Following a detailed study of media coverage of the presidential campaign, The Project for Excellence in Journalism concluded that almost two-thirds of it is devoted to horse race aspects—strategy, tactics, polls, and personal details—and not to issues and candidates' past performance.
Below is an introductory questionnaire for students, followed by two readings. The first reading includes excerpts from five media reports on the campaign; the second covers the Project's analysis of media reporting. The discussion questions and inquiry suggestions that follow invite students to examine how and why the media report on the campaign as they do.
Network and cable TV, the web, newspapers, and radio give a lot of attention in their news reports to the current presidential election campaign. But what do they report? Here is a list of subjects. Put a "1" before the item you think gets the most attention, a "2" before the item you think is second in getting attention and so on.
___ A candidate's explanation of where he or she stands on an issue ____
___Poll results ____
___ A conflict between candidates ____
___ A candidate's strategy to win the election ____
___ How much money a candidate has raised ____
___ How citizens might be affected by the election of a particular candidate ____
Now put a "1" after the item you think the media should give most attention to, a "2" to the item you think should come next in attention and so on.
After students have completed their responses, record the results on the chalkboard by shows of hands. Leave the results there for discussion after students have finished the reading.
Student Reading 1:
A sampling of election campaign reports
Here are excerpts from five presidential election campaign reports.
"A Weekend of Skirmishing for Obama and Clinton," New York Times
"Des Moines, Nov. 11—Senator Barack Obama kept on the attack against Senator Hillary Rodham Clinton, accusing her of running a 'poll-driven campaign that avoided tough questions.' His remarks capped a weekend in which the leading Democratic contenders spoke to thousands of Democrats at the annual Jefferson-Jackson dinner here Saturday night, where Mrs. Clinton suggested that Mr. Obama did not have the experience to be president."
"McCain vows he'll win New Hampshire," USA Today
"Nov. 12, On Fox News Sunday, McCain, running second among Republicans in national polls and hanging on to third place in some Iowa and New Hampshire polls, said, 'I can tell you right now I will win New Hampshire."
"Poll: Top Democrats Deadlocked in Iowa; Huckabee Catching Up to Romney Among Hawkeye State Republicans," CBS, 11/13/07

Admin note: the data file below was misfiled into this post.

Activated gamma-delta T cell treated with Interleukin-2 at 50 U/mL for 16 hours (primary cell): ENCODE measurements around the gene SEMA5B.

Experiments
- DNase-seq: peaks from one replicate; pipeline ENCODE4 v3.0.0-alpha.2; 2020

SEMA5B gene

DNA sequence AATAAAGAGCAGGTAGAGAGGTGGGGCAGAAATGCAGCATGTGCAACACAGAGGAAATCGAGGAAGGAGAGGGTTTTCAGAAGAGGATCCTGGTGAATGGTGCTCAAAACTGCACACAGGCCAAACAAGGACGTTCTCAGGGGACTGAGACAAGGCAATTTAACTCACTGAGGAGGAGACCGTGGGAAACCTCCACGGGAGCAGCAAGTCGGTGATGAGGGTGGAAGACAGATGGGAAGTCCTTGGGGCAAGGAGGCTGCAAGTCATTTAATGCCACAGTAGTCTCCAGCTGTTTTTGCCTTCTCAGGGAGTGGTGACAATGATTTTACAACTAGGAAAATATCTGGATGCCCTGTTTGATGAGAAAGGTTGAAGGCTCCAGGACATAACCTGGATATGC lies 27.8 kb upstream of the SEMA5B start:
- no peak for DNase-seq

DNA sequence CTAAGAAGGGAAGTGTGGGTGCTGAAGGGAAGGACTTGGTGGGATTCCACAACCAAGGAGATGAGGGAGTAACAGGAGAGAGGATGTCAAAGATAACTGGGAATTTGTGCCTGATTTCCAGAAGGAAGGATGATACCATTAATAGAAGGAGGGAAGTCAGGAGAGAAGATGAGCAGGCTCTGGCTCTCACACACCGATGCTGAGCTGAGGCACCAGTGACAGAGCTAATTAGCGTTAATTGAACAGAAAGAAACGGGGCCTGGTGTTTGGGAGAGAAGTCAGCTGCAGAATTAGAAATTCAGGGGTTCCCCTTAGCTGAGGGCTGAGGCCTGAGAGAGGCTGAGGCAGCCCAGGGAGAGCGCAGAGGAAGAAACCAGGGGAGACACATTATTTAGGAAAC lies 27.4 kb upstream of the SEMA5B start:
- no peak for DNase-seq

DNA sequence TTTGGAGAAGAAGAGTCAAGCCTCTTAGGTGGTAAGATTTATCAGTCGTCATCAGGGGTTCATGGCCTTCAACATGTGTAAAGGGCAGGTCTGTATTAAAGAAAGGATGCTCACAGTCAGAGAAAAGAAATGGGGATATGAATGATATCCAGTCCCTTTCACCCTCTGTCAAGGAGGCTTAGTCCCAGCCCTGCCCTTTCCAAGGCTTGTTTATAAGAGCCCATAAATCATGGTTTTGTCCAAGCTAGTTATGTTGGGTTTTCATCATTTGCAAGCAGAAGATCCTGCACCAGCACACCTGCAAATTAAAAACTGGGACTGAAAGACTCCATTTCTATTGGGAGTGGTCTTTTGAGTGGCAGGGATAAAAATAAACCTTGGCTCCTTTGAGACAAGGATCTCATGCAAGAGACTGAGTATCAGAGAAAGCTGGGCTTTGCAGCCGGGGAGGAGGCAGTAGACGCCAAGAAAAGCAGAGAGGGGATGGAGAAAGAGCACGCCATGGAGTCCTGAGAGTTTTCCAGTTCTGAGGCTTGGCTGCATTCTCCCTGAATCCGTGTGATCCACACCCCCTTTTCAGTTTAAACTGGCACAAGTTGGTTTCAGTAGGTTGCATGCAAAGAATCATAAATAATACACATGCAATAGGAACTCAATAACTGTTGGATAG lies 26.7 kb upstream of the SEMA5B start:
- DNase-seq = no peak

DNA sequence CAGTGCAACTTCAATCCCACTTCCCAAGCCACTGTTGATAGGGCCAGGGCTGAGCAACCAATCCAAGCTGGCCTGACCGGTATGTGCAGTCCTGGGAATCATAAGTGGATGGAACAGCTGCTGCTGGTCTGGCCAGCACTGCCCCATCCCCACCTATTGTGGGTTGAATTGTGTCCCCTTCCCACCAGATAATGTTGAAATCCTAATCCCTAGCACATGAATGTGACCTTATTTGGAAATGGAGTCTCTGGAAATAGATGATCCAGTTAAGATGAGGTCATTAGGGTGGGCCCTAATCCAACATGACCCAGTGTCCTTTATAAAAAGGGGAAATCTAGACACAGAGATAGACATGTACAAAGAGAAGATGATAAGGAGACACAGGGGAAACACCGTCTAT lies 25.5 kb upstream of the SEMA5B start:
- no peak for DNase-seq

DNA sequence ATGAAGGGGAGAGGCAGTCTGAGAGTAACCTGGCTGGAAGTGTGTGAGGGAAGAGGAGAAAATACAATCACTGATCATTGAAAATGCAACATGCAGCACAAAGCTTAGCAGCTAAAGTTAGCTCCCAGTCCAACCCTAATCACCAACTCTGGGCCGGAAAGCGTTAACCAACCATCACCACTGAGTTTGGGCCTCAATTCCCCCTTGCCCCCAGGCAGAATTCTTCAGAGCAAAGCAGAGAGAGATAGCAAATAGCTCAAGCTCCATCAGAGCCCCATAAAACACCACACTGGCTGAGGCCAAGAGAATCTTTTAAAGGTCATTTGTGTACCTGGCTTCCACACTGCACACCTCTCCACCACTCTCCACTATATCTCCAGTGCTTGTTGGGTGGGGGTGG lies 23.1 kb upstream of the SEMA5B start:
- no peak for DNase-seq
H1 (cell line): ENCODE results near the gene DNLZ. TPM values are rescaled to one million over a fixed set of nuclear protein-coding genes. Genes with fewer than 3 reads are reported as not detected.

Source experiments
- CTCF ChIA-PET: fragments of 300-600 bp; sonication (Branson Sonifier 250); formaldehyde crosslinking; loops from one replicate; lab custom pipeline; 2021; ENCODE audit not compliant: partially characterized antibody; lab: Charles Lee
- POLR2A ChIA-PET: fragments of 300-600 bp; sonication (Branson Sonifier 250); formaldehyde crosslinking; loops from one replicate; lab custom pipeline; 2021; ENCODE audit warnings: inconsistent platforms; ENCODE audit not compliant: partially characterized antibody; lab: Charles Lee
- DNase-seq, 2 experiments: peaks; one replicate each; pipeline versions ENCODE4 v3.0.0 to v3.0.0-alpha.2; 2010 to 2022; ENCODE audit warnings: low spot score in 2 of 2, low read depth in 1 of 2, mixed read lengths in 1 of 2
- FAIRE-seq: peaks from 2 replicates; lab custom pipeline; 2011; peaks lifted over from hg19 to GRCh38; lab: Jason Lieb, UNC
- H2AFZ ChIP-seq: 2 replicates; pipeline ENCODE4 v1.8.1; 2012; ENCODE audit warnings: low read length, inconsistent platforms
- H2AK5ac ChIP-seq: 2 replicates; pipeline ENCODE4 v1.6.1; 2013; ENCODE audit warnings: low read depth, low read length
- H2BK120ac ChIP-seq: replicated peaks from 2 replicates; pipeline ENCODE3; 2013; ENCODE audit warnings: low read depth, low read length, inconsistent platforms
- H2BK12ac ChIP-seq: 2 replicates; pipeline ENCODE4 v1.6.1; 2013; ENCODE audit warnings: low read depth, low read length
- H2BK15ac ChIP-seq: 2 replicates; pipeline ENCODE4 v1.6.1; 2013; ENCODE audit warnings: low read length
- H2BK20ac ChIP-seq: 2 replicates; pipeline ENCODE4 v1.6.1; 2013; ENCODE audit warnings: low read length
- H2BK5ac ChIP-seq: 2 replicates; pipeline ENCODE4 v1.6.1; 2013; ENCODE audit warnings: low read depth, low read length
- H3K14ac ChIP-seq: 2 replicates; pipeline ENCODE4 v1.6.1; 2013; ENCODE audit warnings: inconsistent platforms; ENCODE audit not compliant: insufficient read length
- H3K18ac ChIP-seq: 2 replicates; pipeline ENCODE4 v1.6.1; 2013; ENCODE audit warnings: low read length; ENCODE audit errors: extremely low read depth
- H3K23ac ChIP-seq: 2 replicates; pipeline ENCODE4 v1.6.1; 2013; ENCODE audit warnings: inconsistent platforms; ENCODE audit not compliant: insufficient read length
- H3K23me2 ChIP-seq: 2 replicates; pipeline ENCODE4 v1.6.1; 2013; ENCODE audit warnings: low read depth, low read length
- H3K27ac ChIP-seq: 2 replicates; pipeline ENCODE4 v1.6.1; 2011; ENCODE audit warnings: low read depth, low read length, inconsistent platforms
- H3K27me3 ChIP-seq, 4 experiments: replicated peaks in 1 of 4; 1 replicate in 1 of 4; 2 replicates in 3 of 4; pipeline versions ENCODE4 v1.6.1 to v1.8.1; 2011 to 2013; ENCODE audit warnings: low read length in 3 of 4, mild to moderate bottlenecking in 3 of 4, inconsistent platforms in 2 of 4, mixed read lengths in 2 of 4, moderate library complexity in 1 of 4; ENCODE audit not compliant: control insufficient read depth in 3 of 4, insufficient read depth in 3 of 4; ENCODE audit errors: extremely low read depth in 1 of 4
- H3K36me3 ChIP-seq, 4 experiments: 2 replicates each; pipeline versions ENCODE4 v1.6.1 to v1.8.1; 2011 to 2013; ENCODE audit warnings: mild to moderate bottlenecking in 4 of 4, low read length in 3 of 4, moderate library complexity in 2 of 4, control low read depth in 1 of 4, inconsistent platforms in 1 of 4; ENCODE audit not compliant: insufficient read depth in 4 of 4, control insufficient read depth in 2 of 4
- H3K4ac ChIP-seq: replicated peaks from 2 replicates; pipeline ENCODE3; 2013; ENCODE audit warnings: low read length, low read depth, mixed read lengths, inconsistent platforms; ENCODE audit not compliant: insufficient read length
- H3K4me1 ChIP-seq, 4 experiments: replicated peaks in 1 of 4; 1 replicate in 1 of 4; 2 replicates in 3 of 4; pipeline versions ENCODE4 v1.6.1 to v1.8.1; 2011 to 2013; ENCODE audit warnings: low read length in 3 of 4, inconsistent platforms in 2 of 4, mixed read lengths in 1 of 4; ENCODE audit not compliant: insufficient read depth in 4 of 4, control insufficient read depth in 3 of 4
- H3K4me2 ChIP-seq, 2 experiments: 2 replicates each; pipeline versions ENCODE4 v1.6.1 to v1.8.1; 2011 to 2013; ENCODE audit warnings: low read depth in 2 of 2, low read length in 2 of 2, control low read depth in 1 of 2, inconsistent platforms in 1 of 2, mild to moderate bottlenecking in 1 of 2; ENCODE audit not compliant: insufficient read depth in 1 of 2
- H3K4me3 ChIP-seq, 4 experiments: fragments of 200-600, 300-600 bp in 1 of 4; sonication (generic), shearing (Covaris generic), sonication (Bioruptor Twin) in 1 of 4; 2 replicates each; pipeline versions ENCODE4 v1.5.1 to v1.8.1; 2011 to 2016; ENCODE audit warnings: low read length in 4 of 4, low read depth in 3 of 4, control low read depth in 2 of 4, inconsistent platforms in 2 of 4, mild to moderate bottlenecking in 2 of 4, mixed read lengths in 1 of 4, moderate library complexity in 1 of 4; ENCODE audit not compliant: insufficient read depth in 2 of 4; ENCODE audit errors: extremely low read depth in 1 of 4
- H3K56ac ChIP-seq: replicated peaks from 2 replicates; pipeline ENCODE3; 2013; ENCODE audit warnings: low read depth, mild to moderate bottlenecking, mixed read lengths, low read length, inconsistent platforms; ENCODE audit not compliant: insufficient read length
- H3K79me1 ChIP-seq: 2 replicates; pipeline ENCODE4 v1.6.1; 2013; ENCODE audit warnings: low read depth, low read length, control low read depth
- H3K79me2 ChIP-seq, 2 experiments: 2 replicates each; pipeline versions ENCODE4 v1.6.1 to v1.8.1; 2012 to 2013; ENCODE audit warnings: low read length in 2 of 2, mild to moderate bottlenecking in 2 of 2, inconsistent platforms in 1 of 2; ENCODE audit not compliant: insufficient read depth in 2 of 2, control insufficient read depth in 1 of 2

"Democrats and Republicans are both headed for heated showdowns in Iowa. The Democratic contest is knotted up. Among likely caucus-goers, Clinton came out on top with 25 percent support, but she was trailed closely by Edwards at 23 percent, and Obama at 22 percent. Most polls have shown Romney, a former Massachusetts governor, with a strong lead in the Hawkeye State, dominating the GOP field. Recent surveys, however, have shown Huckabee picking up steam [and] he trails Romney 27 percent to 21 percent with a 5 percent margin of error. Rudy Giuliani was third at 15 percent."
Wolf Blitzer on "The Situation Room," CNN, 11/12/07
"A Democratic campaign hits a bump in the road and the race for the White House may be tightening up. Are rivals within shouting distance of Hillary Clinton? And if Senator Clinton is stumbling, are all those red hot attacks from her opponents to blame? We're keeping tabs on the mud-slinging and a charge that the Clinton campaign is staging audience questions.
"And the Democrats aren't the only ones going at it tooth and nail. Mitt Romney and John McCain are now in the midst of a smackdown of sorts themselves over ads, cash and reform." (www.cnn.com)
"Giuliani may not need early states," Yahoo website, 11/12/07
"Early momentum has been the surefire way to win modern presidential primaries: Emerge as the front-runner in Iowa, New Hampshire or South Carolina, then steam roll through later states to become the nominee. Rudy Giuliani is counting on something simpler: delegate math....
"His plan is based on the fact that Florida and several other big states are voting earlier than usual. The shakeup might help Giuliani capture the nomination, even without the 'must win' early states." (www.yahoo.com)
Review your first set of answers to the questionnaire. Are your responses supported by what you read in the media reports? Based on the reading, would you change any of your responses? Why or why not?
Student Reading 2:
An analysis of campaign reports
What do the media reports in the first reading have in common? They demonstrate how the media tend to cover the presidential campaign as a horse race that focuses mostly on tactics and strategy, polls and personal issues.
- The Times focuses on the Obama-Clinton race and their criticisms of each other.